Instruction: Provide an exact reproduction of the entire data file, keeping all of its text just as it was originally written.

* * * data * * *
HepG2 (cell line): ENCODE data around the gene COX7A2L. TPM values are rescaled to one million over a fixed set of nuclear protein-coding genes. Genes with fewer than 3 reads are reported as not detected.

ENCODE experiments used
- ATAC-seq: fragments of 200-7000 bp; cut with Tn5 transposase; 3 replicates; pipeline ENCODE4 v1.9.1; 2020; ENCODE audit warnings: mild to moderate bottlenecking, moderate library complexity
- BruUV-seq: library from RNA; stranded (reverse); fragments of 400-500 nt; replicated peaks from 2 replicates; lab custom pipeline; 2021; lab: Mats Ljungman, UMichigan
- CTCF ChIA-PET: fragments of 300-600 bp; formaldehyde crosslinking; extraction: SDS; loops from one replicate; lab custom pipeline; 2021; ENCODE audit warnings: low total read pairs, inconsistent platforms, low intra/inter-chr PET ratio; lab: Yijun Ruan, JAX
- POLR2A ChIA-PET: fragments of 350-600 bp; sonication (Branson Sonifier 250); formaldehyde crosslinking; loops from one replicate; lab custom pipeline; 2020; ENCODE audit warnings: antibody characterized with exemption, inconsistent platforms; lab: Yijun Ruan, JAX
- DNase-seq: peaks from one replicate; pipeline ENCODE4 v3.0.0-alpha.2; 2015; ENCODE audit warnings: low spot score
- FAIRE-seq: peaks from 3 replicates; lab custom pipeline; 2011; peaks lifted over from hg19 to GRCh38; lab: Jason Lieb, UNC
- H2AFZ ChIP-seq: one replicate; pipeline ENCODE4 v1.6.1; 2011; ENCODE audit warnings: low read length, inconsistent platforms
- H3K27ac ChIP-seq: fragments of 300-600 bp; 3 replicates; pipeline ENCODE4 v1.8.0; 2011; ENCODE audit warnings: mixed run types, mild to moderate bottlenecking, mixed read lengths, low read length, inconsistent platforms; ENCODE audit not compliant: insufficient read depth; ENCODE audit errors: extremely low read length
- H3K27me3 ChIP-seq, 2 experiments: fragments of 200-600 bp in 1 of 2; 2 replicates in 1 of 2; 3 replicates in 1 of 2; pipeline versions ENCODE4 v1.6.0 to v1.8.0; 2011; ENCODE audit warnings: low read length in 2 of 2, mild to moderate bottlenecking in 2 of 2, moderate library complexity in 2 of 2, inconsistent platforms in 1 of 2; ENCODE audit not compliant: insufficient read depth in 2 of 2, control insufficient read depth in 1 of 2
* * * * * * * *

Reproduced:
HepG2 (cell line): ENCODE data around the gene COX7A2L. TPM values are rescaled to one million over a fixed set of nuclear protein-coding genes. Genes with fewer than 3 reads are reported as not detected.

ENCODE experiments used
- ATAC-seq: fragments of 200-7000 bp; cut with Tn5 transposase; 3 replicates; pipeline ENCODE4 v1.9.1; 2020; ENCODE audit warnings: mild to moderate bottlenecking, moderate library complexity
- BruUV-seq: library from RNA; stranded (reverse); fragments of 400-500 nt; replicated peaks from 2 replicates; lab custom pipeline; 2021; lab: Mats Ljungman, UMichigan
- CTCF ChIA-PET: fragments of 300-600 bp; formaldehyde crosslinking; extraction: SDS; loops from one replicate; lab custom pipeline; 2021; ENCODE audit warnings: low total read pairs, inconsistent platforms, low intra/inter-chr PET ratio; lab: Yijun Ruan, JAX
- POLR2A ChIA-PET: fragments of 350-600 bp; sonication (Branson Sonifier 250); formaldehyde crosslinking; loops from one replicate; lab custom pipeline; 2020; ENCODE audit warnings: antibody characterized with exemption, inconsistent platforms; lab: Yijun Ruan, JAX
- DNase-seq: peaks from one replicate; pipeline ENCODE4 v3.0.0-alpha.2; 2015; ENCODE audit warnings: low spot score
- FAIRE-seq: peaks from 3 replicates; lab custom pipeline; 2011; peaks lifted over from hg19 to GRCh38; lab: Jason Lieb, UNC
- H2AFZ ChIP-seq: one replicate; pipeline ENCODE4 v1.6.1; 2011; ENCODE audit warnings: low read length, inconsistent platforms
- H3K27ac ChIP-seq: fragments of 300-600 bp; 3 replicates; pipeline ENCODE4 v1.8.0; 2011; ENCODE audit warnings: mixed run types, mild to moderate bottlenecking, mixed read lengths, low read length, inconsistent platforms; ENCODE audit not compliant: insufficient read depth; ENCODE audit errors: extremely low read length
- H3K27me3 ChIP-seq, 2 experiments: fragments of 200-600 bp in 1 of 2; 2 replicates in 1 of 2; 3 replicates in 1 of 2; pipeline versions ENCODE4 v1.6.0 to v1.8.0; 2011; ENCODE audit warnings: low read length in 2 of 2, mild to moderate bottlenecking in 2 of 2, moderate library complexity in 2 of 2, inconsistent platforms in 1 of 2; ENCODE audit not compliant: insufficient read depth in 2 of 2, control insufficient read depth in 1 of 2